Strong Ending, Great Beginnings...

The end of 2008 came at me without relent. I left the Academy on Friday, December 19th at 3 PM, and from that moment on, all I did was concentrate on getting better and reading. The reading was marvelous. I read four books in about 10 days. It was great to be able to concentrate and finally understand all the things that were going wrong during the second half of the year. Once again, it was literature that saved me, as it has so many time before.


Among the books that I read, the one that really stands out is A Good Scent from a Strange Mountain, by Robert Olen Butler. This collection of short stories won the Pulitzer Prize in 1993. The volume has been patiently waiting for my attention in one of my bookshelves for a long time. Butler writes magnificently, and the voices therein are so real, so authentic it is difficult to realize those voices do not belong to the Vietnamese immigrants he is writing about. That's the incredible thing about this prose. I simply got lost in a sea of amazingly detailed and credible voices, all mixed with longing for home and dealing with their expatriate existence.


A re-reading of Demian, by Herman Hesse came about because the book was mentioned in conversation with a good friend, a concert pianist making her way in the music world. Over dinner she expressed her very insightful ideas about the book, and the temptation to re-read it was planted firmly in me. My favorite passage from the book, "I am coming to the end of my story. Everything went very rapidly from then on. Soon there was war, and Demian, strangely unfamiliar in his uniform, left us.... All men seemed to have become brothers--overnight. They talked of "the fatherland" and of "honor," but what they lay behind it was their own fate whose unveiled face they had now all beheld for one brief moment. Young men left their barracks, were packed into trains, and on many faces I saw a sign--not ours--but a beautiful, dignified sign nonetheless that meant love and death. I, too, was embraced by people whom I had never seen before and I understood this gesture and responded to it. Intoxication made them do it, not a hankering after their destiny. But this intoxication was sacred, for it was the result of their all having thrown that brief and terribly disquieting glance into the eyes of their fate." I find this to be a beautiful and very disturbing passage. I read it for the first time in 1993 and still consider it one of the most moving things I've ever read. It was good to read again, this time at the end of 2008, to remember all the things that have happened and the new bright beginning of 2009.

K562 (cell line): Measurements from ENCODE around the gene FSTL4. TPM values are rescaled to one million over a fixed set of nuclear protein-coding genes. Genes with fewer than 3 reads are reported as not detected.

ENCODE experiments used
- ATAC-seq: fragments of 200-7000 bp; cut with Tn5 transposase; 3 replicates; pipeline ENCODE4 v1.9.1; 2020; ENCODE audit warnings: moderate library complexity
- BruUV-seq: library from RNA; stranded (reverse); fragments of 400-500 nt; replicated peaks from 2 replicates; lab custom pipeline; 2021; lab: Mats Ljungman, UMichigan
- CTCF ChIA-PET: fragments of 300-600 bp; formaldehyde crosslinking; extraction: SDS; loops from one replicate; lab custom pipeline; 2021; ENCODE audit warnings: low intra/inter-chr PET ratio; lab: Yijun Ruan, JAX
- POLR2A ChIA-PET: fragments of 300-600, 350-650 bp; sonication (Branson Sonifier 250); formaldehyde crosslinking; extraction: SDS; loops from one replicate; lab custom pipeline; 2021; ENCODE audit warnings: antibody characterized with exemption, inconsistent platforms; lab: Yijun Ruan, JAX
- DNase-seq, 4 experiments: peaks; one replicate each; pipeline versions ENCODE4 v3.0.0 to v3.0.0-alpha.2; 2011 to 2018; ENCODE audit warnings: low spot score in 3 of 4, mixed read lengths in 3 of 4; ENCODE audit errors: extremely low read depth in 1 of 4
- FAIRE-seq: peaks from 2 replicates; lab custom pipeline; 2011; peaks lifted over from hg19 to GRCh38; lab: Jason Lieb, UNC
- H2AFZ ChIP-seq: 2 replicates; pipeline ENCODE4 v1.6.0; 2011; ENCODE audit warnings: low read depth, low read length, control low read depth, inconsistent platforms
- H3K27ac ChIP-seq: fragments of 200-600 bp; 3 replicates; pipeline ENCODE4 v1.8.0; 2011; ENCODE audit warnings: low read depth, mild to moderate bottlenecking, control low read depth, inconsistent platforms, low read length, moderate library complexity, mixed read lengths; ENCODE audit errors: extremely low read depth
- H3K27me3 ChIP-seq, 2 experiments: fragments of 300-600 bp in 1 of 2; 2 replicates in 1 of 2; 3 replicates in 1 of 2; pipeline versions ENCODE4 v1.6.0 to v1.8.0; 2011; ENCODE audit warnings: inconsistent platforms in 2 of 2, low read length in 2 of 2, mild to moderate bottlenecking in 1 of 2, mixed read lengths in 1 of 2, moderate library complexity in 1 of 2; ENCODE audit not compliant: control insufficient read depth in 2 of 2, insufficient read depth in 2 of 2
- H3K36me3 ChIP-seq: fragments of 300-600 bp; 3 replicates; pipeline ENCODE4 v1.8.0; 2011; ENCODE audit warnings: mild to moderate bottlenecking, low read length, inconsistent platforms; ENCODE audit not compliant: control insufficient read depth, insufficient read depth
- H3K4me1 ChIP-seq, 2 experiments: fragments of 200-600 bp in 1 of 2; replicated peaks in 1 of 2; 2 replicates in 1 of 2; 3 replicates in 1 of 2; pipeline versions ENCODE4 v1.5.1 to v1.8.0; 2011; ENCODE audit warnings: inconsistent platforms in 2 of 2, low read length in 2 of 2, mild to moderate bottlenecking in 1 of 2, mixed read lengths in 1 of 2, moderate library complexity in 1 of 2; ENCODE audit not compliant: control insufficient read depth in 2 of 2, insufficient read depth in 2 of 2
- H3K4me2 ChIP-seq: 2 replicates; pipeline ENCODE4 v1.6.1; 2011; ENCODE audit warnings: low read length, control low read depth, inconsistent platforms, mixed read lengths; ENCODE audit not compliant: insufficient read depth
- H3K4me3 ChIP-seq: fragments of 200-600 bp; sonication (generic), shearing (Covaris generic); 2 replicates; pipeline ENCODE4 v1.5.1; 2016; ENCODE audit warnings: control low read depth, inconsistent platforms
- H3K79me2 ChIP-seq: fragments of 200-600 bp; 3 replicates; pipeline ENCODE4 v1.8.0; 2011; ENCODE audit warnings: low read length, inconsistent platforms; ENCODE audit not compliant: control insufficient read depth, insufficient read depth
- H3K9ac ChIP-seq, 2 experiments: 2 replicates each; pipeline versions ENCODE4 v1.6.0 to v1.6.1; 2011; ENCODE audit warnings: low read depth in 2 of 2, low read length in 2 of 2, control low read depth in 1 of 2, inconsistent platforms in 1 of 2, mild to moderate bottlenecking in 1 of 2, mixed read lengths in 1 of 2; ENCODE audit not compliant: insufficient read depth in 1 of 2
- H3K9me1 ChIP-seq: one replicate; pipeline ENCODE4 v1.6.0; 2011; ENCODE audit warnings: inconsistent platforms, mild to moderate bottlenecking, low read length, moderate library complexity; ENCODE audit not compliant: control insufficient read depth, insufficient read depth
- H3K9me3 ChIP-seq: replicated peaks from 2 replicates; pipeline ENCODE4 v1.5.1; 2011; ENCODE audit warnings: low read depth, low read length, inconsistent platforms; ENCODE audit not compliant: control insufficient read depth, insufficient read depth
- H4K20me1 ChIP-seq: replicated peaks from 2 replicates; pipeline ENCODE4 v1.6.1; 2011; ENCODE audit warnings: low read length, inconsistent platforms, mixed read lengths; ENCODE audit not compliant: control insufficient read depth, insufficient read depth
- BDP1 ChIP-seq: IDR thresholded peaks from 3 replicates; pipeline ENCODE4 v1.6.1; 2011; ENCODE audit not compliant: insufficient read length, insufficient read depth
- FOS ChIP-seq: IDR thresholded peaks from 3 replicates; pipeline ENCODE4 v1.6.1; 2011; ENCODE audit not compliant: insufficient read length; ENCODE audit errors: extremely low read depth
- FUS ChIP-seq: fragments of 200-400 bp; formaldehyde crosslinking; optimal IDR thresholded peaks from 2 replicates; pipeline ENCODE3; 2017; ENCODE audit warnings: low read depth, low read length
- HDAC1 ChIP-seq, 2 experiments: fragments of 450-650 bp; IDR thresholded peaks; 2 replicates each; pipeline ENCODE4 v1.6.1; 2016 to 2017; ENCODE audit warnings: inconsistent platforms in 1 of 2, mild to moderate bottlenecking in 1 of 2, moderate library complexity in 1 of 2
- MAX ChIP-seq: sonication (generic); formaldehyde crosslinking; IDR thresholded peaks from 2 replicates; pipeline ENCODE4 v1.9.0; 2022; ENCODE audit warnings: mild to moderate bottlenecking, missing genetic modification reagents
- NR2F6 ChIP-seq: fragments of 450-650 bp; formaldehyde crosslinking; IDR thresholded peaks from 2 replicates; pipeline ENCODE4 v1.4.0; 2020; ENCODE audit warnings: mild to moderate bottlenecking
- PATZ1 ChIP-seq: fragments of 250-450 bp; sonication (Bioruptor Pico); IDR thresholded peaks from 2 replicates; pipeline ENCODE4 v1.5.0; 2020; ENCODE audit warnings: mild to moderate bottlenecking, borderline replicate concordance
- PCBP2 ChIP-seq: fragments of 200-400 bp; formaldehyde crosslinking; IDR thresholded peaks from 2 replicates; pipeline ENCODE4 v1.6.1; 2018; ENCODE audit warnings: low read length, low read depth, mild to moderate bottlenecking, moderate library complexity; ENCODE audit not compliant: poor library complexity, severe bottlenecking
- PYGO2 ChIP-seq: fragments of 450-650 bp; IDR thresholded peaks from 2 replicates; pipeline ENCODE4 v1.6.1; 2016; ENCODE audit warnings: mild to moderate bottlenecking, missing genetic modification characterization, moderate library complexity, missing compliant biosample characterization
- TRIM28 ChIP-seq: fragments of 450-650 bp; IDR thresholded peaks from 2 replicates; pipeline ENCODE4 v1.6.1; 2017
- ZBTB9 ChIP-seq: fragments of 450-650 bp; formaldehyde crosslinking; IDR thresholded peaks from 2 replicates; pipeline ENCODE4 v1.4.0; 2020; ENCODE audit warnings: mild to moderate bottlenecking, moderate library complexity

I also read Wallace Stegner's "On Teaching and Writing Fiction." This was written with great insight into what it means to both teach and write. Stegner explains both theory and practice as only a professional writer can. Among the many interesting things he writes about is the difference between a "writer of serious fiction," and "a writer of entertainment." He states that one works from intuition and the other from a blue print. While it is not permissible to make judgments as to whether or not one is better than the other, Stegner ascribes far more value to intuition. His own fiction is full to the brim with it, so it is easy to understand this argument.

Alexandra Johnson's "Leaving a Trace: On Keeping a Journal," was a great little find at my local used bookstore. I read this in under 24 hours, not only because it was engaging and easy to read, but because it was a treasure of ideas and techniques. There are exercises at the end of every section, and I will be trying some of them throughout this year.

I am very happy right now with how the end of the year turned out, despite the many difficulties during the second half of the year. Music also played a great influence during my break, and I will be writing more about it later on.